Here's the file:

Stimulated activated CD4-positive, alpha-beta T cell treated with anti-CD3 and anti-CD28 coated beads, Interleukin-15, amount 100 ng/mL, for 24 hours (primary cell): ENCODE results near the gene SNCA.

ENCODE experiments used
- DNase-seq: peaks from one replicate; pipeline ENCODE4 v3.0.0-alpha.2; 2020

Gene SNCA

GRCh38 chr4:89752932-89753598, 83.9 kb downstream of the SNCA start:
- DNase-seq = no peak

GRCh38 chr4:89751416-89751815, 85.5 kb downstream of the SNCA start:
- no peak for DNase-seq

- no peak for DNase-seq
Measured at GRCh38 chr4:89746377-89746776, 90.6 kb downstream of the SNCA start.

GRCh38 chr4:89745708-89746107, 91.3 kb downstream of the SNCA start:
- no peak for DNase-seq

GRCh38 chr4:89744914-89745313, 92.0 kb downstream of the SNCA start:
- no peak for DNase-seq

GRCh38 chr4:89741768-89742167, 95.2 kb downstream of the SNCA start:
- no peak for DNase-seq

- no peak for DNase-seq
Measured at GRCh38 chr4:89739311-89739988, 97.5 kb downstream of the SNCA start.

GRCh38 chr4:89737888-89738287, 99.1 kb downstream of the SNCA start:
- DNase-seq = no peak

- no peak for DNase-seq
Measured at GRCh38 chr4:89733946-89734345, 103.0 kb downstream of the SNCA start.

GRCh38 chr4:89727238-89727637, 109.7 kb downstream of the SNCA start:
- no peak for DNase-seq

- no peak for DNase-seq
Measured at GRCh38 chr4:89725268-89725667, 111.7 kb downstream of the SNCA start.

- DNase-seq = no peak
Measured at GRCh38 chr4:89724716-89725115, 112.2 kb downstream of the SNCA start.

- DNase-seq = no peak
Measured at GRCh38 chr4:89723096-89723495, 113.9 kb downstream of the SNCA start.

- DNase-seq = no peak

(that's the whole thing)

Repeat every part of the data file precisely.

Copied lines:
Stimulated activated CD4-positive, alpha-beta T cell treated with anti-CD3 and anti-CD28 coated beads, Interleukin-15, amount 100 ng/mL, for 24 hours (primary cell): ENCODE results near the gene SNCA.

ENCODE experiments used
- DNase-seq: peaks from one replicate; pipeline ENCODE4 v3.0.0-alpha.2; 2020

Gene SNCA

GRCh38 chr4:89752932-89753598, 83.9 kb downstream of the SNCA start:
- DNase-seq = no peak

GRCh38 chr4:89751416-89751815, 85.5 kb downstream of the SNCA start:
- no peak for DNase-seq

- no peak for DNase-seq
Measured at GRCh38 chr4:89746377-89746776, 90.6 kb downstream of the SNCA start.

GRCh38 chr4:89745708-89746107, 91.3 kb downstream of the SNCA start:
- no peak for DNase-seq

GRCh38 chr4:89744914-89745313, 92.0 kb downstream of the SNCA start:
- no peak for DNase-seq

GRCh38 chr4:89741768-89742167, 95.2 kb downstream of the SNCA start:
- no peak for DNase-seq

- no peak for DNase-seq
Measured at GRCh38 chr4:89739311-89739988, 97.5 kb downstream of the SNCA start.

GRCh38 chr4:89737888-89738287, 99.1 kb downstream of the SNCA start:
- DNase-seq = no peak

- no peak for DNase-seq
Measured at GRCh38 chr4:89733946-89734345, 103.0 kb downstream of the SNCA start.

GRCh38 chr4:89727238-89727637, 109.7 kb downstream of the SNCA start:
- no peak for DNase-seq

- no peak for DNase-seq
Measured at GRCh38 chr4:89725268-89725667, 111.7 kb downstream of the SNCA start.

- DNase-seq = no peak
Measured at GRCh38 chr4:89724716-89725115, 112.2 kb downstream of the SNCA start.

- DNase-seq = no peak
Measured at GRCh38 chr4:89723096-89723495, 113.9 kb downstream of the SNCA start.

- DNase-seq = no peak